Another Sunday, Another Naive Weekly — Observations From The Internet Wilderness.
Maybe you remember that Uno was practicing standing up. Guess what. This week he stood up without our help. His whole face was glowing as he turned to share his excitement while clasping to the chair he was using to get up. In all honesty, our faces were gleaming too.
Other than that we caught a family-cold this week. Nothing to worry about and hopefully it doesn’t influence the planned launch of PPC next Sunday. Ana also compiled a folder with our drawings, notes, and photos of her pregnancy and first months as a family. It is deeply personal, but also very touching. I’ll make sure to let you know if we find the right form and frame to publish it.
Sascha Mombartz can keep his breath for longer than it takes to read this newsletter. He grew up in Ethiopia, Thailand, Egypt and Germany, and is now located in New York where works as artist, designer and community builder.
K: How would you like to be remembered online?
Sascha: Not. Nobody needs to remember me.
K: Who would you like to provide a website for that can’t make it themselves?
Sascha: The ocean. As powerful as mother nature is, we’re not listening or hearing her. I’ve also come to realize how fundamentally important the ocean is to our ecosystem. It's where life began and still is the foundation of all current life. It influences almost every aspect of our lives on land. Just think about where the rain comes from. And did you know that more than half of our oxygen is created by plankton in our oceans?
K: What is the strangest being you have encountered while surfing?
Sascha: I’m not a great surfer, but I’m a better free-diver. The most amazing beings were whales and cuttlefish on both ends of the size spectrum. The whales are graceful giants, thinking back that memory feels so unreal. When I looked them in the eyes I felt a sense of calm and wisdom that I’d never felt before.
K: What is the deepest ocean you went diving in?
Sacha: The deepest I ever dove was in the mediterranean, but the deepest ocean was the Pacific. It's quite an incredible feeling when you’re surrounded by the deep deep blue, it feels endless and you know that there is so much space underneath you and you’re only a spec on the surface. When I’m on land and I think of the vastness and force of the ocean, it scares me. But once I’m in the water, far from land, nothing in sight except the blue sky and the blue depths, I’m calm and without fear.
K: What webs are you woven into?
Sascha: I feel tangled up mostly.
K: What is the most touching you’ve experienced online?
Sascha: I honestly can’t wait for the online touching to be over and we can go back to to the real touching, shaking hands, hugging, rubbing shoulders and patting backs with our friends and loved ones.
Poetic times — make poems out of today’s NYT headlines.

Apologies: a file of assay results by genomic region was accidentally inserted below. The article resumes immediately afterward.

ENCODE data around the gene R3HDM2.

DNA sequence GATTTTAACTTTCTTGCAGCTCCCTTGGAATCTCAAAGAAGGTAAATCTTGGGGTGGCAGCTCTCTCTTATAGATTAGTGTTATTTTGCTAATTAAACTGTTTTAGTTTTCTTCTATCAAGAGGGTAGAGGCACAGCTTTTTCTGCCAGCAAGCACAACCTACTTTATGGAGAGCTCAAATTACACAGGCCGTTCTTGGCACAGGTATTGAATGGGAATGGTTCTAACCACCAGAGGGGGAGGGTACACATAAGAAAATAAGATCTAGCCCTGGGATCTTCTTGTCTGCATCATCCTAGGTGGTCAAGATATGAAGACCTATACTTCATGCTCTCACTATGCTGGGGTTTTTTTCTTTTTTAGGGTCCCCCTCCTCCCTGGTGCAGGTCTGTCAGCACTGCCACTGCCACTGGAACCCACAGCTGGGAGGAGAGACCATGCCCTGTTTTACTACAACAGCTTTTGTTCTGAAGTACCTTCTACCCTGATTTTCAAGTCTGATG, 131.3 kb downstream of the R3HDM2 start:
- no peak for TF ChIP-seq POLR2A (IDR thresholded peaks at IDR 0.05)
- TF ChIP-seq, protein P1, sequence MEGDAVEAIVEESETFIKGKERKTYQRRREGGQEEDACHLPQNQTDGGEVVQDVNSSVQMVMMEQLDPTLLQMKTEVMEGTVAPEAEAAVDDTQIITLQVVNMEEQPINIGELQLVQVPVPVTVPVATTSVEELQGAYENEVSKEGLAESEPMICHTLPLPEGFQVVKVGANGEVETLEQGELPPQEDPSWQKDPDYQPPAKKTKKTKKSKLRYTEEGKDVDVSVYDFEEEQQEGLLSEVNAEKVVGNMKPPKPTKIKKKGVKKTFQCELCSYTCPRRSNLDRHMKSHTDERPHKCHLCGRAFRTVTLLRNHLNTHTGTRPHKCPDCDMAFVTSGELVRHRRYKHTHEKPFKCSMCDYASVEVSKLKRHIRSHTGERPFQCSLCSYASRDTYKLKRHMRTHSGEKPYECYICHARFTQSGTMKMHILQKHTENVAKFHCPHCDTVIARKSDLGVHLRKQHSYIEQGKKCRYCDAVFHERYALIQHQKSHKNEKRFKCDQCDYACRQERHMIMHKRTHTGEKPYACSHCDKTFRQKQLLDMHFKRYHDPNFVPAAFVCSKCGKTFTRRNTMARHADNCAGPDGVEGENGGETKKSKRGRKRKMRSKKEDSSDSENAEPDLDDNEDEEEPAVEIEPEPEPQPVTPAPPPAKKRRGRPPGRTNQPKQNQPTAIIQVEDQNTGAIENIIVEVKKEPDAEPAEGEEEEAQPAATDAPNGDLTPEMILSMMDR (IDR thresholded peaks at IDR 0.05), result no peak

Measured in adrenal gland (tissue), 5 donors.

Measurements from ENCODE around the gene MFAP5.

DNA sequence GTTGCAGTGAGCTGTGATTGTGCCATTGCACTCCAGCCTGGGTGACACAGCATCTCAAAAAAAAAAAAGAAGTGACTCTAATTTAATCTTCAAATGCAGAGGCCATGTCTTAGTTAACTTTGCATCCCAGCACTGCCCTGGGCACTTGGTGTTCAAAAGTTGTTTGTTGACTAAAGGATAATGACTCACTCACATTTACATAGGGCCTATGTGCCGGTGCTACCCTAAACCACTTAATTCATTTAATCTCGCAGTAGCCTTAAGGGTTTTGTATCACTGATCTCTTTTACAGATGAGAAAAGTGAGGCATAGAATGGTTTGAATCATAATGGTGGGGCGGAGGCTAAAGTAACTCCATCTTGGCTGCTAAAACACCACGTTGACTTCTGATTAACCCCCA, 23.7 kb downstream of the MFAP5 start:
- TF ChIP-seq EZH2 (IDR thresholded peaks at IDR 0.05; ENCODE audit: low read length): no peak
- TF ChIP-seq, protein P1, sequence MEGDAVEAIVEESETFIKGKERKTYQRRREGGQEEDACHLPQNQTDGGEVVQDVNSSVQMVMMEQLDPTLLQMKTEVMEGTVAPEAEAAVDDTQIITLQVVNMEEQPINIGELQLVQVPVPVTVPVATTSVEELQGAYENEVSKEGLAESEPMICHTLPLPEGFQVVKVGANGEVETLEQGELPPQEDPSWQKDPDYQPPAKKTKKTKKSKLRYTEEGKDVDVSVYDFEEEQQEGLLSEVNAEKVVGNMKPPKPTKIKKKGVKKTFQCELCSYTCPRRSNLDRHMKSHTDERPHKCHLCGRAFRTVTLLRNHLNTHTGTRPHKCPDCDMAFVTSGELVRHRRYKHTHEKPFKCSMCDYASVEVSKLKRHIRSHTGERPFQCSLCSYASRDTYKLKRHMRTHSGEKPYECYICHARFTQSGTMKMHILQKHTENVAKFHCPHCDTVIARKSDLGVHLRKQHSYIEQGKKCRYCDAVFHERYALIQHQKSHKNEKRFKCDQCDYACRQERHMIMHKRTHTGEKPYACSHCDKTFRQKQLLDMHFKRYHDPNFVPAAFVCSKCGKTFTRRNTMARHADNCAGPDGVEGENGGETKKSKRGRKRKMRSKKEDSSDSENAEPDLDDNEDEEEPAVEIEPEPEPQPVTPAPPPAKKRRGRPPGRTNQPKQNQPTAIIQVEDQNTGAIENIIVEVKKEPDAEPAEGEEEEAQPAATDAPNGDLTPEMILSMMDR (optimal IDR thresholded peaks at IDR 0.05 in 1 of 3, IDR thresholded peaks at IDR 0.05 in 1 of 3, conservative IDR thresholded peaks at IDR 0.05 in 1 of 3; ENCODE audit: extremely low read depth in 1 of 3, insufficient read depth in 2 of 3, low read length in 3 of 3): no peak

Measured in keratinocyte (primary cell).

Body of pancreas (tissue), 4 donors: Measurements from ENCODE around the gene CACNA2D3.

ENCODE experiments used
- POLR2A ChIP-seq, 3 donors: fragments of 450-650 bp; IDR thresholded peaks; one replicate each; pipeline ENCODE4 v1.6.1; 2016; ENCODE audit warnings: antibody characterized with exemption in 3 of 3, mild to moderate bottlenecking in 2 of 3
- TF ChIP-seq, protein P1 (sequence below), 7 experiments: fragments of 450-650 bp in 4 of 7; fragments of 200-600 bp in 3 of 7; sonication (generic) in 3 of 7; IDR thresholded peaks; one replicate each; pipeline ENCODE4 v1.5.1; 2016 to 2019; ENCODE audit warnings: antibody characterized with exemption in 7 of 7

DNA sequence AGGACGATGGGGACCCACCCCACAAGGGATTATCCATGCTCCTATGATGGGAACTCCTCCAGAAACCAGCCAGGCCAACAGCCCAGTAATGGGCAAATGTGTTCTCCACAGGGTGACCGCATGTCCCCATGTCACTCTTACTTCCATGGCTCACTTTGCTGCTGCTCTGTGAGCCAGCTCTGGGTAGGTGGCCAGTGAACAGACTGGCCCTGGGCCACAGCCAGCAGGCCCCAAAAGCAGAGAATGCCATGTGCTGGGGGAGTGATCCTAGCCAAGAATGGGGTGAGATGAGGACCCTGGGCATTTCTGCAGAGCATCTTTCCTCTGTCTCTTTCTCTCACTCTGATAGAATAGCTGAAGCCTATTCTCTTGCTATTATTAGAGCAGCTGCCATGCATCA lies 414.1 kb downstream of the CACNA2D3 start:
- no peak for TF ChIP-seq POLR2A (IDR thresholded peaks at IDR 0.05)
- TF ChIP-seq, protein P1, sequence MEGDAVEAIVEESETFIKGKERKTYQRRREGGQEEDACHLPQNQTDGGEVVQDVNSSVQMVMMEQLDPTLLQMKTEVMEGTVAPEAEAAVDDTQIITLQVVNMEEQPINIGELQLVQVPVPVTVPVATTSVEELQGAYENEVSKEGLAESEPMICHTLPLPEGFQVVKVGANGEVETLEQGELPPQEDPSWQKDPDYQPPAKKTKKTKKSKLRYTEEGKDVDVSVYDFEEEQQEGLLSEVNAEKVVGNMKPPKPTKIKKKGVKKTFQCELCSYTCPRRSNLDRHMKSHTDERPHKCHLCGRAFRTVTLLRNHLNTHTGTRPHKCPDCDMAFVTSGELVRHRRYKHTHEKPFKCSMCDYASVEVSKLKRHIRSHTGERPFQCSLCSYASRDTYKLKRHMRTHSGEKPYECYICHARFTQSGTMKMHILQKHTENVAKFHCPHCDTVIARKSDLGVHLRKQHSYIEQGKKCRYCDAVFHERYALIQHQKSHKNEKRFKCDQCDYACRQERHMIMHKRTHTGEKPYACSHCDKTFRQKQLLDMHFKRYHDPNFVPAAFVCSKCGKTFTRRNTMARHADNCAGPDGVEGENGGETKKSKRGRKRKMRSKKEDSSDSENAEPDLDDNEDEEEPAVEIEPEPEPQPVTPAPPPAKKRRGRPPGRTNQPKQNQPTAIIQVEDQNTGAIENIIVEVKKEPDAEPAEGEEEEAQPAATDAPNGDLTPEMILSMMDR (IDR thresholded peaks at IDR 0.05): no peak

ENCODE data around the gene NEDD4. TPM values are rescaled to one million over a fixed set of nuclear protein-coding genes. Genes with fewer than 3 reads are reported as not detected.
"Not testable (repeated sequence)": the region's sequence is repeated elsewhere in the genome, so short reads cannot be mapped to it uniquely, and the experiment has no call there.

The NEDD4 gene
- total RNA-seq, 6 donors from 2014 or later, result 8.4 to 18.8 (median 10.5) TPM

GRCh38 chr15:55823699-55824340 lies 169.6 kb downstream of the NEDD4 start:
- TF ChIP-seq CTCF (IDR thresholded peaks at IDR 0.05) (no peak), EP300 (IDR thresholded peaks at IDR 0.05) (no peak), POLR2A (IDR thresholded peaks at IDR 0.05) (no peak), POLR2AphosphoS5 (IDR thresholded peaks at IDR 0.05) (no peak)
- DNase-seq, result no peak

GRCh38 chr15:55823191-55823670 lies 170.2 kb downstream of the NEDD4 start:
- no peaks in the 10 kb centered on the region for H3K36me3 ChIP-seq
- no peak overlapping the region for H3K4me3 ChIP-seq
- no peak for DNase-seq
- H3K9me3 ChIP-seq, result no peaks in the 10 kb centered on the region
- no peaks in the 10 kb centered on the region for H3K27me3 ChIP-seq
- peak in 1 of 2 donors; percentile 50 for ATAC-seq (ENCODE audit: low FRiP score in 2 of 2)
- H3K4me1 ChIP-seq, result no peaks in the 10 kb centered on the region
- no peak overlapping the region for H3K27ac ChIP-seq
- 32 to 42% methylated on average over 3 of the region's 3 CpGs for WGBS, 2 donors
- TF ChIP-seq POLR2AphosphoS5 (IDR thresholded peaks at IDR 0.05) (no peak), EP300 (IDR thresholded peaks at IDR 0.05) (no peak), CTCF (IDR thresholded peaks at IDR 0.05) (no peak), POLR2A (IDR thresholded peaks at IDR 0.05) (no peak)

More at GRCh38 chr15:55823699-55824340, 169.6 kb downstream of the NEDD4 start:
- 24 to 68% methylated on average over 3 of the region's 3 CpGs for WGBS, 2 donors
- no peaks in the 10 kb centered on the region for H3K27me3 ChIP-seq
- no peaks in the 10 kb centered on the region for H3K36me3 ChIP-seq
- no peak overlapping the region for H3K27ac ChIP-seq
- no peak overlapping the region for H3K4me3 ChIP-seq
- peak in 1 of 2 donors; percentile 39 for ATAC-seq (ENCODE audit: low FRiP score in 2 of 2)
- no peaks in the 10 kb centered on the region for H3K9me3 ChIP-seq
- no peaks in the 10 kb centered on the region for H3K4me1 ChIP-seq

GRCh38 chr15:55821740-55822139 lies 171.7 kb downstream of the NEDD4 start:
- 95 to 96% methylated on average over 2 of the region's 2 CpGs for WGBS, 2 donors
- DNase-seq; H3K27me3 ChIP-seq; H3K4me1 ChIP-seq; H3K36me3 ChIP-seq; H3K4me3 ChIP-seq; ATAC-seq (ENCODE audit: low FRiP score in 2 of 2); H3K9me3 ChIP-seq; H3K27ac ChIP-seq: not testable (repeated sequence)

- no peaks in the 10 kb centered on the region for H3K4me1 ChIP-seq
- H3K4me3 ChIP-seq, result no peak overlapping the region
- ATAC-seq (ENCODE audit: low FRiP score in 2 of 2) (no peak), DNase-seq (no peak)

Snow white — A story about the genesis of love and snow.
The early web design imitated their physical counterparts. Over the last decade, technology companies have moved towards a more minimalist and scalable design called flat design. But now the “Corporate Memphis”, the mascot of flat design, is being ridiculed on the internet, indicating another design shift.
Dispo is a photography app popular among teenagers in the US. Its promise is simple: you have to wait until 9 am the next day before you can see the photos you take. Nathan Jurgenson reflects on why this is the least interesting about the app, which could find the right place for every photo.
Xenobots are living creatures whose evolution occurred inside a computer. It sounds like sci-fi, but in many ways, it proposes a return to a more holistic understanding of intelligence where the mind can’t be separated from the body. In this fascinating article, Claire L. Evans concludes: “Xenobots point to a future in which life itself is harnessed to heal, build, and regenerate.” Mind-bending!
Wonderful thread by Aaron Lewis on why using social media is like wandering around an unfamiliar dark forest without a map.
“What if our maps of social media are as primitive as medieval maps of earth? For now only a select few have the tools and technical skills to get a bird’s eye view of the networks we’re embedded in, but I bet network cartography will soon be more evenly distributed.” — Aaron Lewis
Plant a seed in the Naive Weekly guest garden. I’ll share a few each week in the newsletter.
“Thanks for making my Sunday's hyper-Sundays!” — Andres on March 21, 2021
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Hi, I’m Kristoffer and you have just read Naive Weekly — Observations from the Internet Wilderness.
Last week this letter was sent to 749 people. Thirtyfour are crazy enough to chip in every month/year to support me making time to write. Logo by Studio Hollywood. Print by Luka. Photograph by Ana Santl.